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Childhood Cancer Awareness

Mom On A Mission To End Childhood Cancer Gets GLAM4GOOD!

Mary Alice Stephenson | Posted 03.24.2014 | Style
Mary Alice Stephenson

One of the bravest women I know is a 31-year-old single mom named Elissa Gaus. Elissa's world shattered on May 7, 2010. It was the day her 4-year-old son Micah was diagnosed with a baseball-sized brain tumor.

How a Treadmill Helped me Cope With my Daughter's Diagnosis

Suzanne Leigh | Posted 01.23.2014 | Parents
Suzanne Leigh

My subconscious dictated that if I ran fast enough and far enough, maybe I would be strong enough to save her.

7 Ways To Help A Family Facing Cancer -- And 3 Things NOT To Do

Claire McCarthy, M.D. | Posted 11.11.2013 | Parents
Claire McCarthy, M.D.

We worry about scaring our children, and cancer can be scary. But by involving your children in helping, not only do you teach them compassion, you give them an important perspective.

Awareness... What A Bullsh*t Word

Erin Santos | Posted 11.10.2013 | Parents
Erin Santos

Times are changing. These kids are fighting harder and longer. Their stories are getting out there because the chemo drugs are not curing kids, but they are extending their lives. People ARE aware of them. Awareness of pediatric cancer is out there. But now we are getting stalled because the movement is not moving.

Childhood Cancer Advocacy and Direction: The Tail Wagging the Dog

Jonathan Agin | Posted 10.01.2013 | Impact
Jonathan Agin

I believe that insistence must be placed upon investing in research that has multiple controls in the form of collaborative checks and balances.

The Equitable Inequities of Childhood Cancer

Jonathan Agin | Posted 09.17.2013 | Impact
Jonathan Agin

Childhood cancer does not discriminate. Childhood cancer simply is. It exists as a killer that cares not for arbitrary divisions. We can and should learn from this example of unfortunate unity.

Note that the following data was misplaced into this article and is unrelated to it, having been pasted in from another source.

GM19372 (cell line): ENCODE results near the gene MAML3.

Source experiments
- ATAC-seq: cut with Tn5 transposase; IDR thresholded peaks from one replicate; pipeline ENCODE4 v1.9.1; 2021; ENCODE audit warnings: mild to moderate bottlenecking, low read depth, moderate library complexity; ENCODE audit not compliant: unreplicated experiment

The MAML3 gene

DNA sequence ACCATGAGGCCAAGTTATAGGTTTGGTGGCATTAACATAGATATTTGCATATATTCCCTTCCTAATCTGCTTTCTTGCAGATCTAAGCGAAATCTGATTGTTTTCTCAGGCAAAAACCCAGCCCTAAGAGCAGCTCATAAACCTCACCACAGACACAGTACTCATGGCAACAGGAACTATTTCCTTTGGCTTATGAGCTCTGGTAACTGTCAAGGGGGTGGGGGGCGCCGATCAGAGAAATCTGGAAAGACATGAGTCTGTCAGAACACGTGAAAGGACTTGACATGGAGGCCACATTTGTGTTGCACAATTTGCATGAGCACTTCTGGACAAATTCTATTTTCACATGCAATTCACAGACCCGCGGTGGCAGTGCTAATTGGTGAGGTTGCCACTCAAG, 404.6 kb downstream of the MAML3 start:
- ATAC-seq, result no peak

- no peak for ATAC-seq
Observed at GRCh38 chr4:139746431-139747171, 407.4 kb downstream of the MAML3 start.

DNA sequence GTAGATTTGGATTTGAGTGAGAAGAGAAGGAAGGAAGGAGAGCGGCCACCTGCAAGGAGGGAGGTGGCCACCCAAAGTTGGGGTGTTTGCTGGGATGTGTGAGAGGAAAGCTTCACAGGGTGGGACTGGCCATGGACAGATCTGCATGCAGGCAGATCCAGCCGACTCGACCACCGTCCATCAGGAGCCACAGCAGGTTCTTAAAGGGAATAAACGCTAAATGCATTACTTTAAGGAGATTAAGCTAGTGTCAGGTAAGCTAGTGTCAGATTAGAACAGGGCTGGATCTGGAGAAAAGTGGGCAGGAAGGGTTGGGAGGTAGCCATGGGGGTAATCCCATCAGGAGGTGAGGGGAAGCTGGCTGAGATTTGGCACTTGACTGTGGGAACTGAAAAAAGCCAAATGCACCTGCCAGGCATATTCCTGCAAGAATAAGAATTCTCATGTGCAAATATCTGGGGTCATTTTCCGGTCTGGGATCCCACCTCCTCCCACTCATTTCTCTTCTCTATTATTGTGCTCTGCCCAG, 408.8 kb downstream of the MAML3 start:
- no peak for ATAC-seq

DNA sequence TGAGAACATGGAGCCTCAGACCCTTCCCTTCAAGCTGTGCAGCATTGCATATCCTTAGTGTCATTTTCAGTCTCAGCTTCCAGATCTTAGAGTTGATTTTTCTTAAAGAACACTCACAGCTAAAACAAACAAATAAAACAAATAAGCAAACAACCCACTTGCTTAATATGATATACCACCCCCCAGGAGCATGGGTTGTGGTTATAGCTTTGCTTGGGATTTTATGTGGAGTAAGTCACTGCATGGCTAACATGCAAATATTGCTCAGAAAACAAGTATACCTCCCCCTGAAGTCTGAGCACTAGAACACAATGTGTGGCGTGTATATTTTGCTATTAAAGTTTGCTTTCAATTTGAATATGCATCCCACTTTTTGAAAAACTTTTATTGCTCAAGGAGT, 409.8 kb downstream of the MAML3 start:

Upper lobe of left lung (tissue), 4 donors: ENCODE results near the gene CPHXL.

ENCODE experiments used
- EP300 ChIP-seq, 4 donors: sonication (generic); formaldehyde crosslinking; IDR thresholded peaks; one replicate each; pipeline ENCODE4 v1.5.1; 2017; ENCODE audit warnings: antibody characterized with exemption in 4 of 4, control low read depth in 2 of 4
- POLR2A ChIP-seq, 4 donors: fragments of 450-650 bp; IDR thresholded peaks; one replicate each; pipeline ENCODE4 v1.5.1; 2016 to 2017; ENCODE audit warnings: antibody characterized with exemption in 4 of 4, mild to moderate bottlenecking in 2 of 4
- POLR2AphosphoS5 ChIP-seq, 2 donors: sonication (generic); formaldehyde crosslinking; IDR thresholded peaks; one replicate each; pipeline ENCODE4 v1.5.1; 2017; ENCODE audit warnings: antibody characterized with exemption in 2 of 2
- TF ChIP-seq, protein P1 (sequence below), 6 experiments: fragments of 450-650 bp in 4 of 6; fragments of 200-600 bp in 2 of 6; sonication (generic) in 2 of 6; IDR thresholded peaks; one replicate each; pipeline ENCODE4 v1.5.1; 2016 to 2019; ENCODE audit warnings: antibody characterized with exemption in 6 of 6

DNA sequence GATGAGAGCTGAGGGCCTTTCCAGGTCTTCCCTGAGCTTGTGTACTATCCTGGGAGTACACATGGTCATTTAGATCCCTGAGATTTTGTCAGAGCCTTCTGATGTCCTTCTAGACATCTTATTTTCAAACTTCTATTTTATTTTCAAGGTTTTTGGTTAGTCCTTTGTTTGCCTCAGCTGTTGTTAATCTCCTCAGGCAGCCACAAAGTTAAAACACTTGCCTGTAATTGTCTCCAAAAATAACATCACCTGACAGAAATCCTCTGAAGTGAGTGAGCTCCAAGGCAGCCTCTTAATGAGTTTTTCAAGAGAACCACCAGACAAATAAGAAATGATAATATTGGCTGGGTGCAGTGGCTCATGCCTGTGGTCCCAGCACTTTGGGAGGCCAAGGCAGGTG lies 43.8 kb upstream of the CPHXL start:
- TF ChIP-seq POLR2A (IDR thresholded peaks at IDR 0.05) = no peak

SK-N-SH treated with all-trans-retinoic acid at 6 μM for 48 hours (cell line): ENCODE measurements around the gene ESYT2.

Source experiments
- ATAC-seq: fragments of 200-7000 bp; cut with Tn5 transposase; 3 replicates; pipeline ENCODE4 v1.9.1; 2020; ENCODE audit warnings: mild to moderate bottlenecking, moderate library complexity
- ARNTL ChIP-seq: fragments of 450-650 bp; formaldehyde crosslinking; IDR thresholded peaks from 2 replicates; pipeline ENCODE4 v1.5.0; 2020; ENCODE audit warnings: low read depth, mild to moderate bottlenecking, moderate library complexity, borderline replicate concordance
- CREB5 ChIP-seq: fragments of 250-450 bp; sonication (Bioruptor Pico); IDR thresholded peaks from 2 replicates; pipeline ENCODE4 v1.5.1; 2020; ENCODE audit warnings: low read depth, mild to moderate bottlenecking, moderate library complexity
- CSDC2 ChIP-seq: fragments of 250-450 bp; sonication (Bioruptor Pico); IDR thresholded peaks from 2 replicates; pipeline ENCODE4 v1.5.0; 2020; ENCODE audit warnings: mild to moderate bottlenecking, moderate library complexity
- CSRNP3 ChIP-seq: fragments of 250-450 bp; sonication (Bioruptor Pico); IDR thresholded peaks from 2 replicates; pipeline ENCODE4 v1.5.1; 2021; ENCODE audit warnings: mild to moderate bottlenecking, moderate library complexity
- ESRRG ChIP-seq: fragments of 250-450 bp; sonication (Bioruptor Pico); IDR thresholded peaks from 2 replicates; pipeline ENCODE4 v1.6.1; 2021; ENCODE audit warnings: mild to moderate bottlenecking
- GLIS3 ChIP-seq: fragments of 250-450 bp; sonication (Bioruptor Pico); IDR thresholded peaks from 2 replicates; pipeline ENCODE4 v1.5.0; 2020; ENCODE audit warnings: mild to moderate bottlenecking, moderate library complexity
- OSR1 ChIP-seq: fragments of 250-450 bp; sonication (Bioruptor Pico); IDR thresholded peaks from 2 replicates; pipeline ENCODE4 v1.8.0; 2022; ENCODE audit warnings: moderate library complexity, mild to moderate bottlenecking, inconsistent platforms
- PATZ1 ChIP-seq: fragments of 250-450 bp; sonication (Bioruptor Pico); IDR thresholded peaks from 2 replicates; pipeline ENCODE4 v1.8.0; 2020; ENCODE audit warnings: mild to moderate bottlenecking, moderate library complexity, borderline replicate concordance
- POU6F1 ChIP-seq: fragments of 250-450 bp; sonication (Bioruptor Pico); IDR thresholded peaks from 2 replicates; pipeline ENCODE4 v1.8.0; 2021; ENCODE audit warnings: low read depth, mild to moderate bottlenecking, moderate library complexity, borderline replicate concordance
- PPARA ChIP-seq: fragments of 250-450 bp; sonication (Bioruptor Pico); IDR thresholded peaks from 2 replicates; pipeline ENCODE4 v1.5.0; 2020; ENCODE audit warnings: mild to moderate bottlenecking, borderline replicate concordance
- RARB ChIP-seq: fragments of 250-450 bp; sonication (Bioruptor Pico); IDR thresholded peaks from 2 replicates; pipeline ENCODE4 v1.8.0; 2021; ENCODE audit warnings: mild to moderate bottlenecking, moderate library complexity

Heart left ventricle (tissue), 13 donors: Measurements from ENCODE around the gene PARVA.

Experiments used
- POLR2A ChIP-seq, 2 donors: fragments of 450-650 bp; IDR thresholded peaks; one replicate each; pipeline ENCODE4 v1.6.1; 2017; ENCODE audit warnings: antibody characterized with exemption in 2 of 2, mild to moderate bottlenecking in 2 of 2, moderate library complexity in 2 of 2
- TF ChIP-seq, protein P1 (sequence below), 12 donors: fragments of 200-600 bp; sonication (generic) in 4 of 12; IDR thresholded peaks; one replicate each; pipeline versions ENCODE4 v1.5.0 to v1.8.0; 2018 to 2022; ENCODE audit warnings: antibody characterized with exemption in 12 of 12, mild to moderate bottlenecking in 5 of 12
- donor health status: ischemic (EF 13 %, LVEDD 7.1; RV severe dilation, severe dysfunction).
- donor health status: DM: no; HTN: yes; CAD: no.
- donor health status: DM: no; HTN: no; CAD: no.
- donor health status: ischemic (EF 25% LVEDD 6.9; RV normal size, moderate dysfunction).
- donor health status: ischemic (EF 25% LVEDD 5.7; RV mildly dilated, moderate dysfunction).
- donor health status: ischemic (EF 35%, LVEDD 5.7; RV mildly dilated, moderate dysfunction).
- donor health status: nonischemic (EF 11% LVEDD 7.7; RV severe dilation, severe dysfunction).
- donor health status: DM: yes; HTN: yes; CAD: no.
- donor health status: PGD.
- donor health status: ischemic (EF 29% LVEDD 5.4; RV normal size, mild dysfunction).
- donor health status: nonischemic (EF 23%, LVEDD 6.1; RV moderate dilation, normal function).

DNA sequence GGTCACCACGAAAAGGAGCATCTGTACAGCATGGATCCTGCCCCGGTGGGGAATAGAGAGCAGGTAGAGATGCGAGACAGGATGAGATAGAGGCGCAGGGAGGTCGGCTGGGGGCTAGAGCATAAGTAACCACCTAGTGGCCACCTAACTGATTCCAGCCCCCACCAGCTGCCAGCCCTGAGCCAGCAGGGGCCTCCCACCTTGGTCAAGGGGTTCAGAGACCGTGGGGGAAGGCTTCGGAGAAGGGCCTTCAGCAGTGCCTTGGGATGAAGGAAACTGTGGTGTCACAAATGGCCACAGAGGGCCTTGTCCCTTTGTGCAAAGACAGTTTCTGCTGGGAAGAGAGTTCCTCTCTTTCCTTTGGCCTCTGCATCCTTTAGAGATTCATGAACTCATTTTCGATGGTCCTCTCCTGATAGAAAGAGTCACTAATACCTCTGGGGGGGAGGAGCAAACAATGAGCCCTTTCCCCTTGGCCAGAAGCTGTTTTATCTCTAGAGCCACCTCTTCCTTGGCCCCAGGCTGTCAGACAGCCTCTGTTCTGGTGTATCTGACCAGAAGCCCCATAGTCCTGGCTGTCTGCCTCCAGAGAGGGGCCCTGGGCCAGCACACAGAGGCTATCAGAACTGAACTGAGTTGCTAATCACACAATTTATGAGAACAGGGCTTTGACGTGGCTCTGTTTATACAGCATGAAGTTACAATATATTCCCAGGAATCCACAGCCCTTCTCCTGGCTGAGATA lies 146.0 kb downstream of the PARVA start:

Bringing Us All Together - Part IV

Jonathan Agin | Posted 06.10.2013 | Impact
Jonathan Agin

From my earliest entree into blogging in my daughter Alexis' journal, I learned quickly that the childhood cancer community was a very disorganized and dis-unified group of entities and individuals who all had the same ultimate goal: a cure.

The Words I Don't Like Hearing After My Daughter's Death

Sheila Quirke | Posted 06.08.2013 | Parents
Sheila Quirke

The words we use to talk about cancer, in children and adults, influence how we think about cancer and those unlucky enough to be touched by it. Survivors are called "victorious" and "winners." Those who have not survived their cancer are called "angels" and "in a better place.

Alexis Agin, You Are an Ironman

Jonathan Agin | Posted 04.07.2013 | Impact
Jonathan Agin

There are times in long endurance events when the destructive thoughts begin to filter through your brain, suggesting how truly pleasurable it would feel to simply take a seat and stop. As those thoughts taunted me, my mind turned to one thought: my daughter never quit, neither will I.

Open Letter to President Obama

Jonathan Agin | Posted 03.24.2013 | Impact
Jonathan Agin

I wanted to take this opportunity to bring to light an issue that I think deserves much more awareness and attention on the federal level. Childhood cancer. Childhood cancer is the number one disease killer of our children in this country. Were you aware of this fact?

Hope and Inspiration From Loss

Jonathan Agin | Posted 03.06.2013 | Impact
Jonathan Agin

There is a message of hope in each and every child and family who hears some of the worst words in the English language, "your child has cancer." There is honor in making everyone aware of these heroes.

Choosing What to See

Judith Hannan | Posted 11.24.2012 | Parents
Judith Hannan

My challenge, to anyone who cares to tackle it, is to keep your eyes open a bit longer than you think you can stand. If for only one day this month, enter the world of childhood cancer. Become aware.

Donna's Cancer Story: Proton, Here We Come

Sheila Quirke | Posted 11.24.2012 | Parents